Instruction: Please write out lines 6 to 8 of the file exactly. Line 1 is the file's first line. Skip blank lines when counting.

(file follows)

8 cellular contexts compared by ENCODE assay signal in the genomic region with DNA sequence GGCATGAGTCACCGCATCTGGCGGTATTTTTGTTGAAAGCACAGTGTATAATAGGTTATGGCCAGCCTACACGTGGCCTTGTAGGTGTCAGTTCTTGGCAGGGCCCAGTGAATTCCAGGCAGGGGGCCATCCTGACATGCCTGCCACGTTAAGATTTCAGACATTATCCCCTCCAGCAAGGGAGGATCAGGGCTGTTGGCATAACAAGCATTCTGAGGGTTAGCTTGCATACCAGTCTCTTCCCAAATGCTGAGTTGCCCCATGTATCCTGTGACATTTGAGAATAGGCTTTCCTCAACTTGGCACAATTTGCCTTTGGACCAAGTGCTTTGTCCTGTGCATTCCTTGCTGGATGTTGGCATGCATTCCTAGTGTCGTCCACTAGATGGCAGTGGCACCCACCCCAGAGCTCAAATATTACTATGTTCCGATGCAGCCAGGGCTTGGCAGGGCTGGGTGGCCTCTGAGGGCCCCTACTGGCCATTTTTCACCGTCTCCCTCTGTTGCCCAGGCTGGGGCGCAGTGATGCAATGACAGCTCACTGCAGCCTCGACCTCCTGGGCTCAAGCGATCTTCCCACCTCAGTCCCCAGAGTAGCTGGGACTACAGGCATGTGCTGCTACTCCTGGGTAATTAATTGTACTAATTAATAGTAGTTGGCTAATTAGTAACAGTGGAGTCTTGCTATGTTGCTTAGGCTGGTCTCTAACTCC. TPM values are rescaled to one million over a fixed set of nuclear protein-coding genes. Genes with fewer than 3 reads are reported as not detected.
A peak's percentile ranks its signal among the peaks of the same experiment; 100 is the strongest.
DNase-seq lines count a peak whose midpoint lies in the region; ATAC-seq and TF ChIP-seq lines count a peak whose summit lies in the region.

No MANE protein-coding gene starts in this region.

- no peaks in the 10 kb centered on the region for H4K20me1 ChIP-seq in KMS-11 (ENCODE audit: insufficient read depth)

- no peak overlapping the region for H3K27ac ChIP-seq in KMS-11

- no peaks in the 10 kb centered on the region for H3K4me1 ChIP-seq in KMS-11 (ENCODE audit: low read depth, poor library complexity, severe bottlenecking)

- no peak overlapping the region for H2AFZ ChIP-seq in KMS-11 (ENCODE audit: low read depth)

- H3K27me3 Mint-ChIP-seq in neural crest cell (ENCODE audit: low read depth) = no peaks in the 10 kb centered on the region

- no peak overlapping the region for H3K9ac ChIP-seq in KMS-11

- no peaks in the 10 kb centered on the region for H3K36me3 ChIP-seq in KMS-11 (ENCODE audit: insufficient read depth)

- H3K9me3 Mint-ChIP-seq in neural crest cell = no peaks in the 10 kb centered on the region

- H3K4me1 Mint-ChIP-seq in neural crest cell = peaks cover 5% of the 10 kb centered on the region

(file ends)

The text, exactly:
- no peak overlapping the region for H3K27ac ChIP-seq in KMS-11

- no peaks in the 10 kb centered on the region for H3K4me1 ChIP-seq in KMS-11 (ENCODE audit: low read depth, poor library complexity, severe bottlenecking)

- no peak overlapping the region for H2AFZ ChIP-seq in KMS-11 (ENCODE audit: low read depth)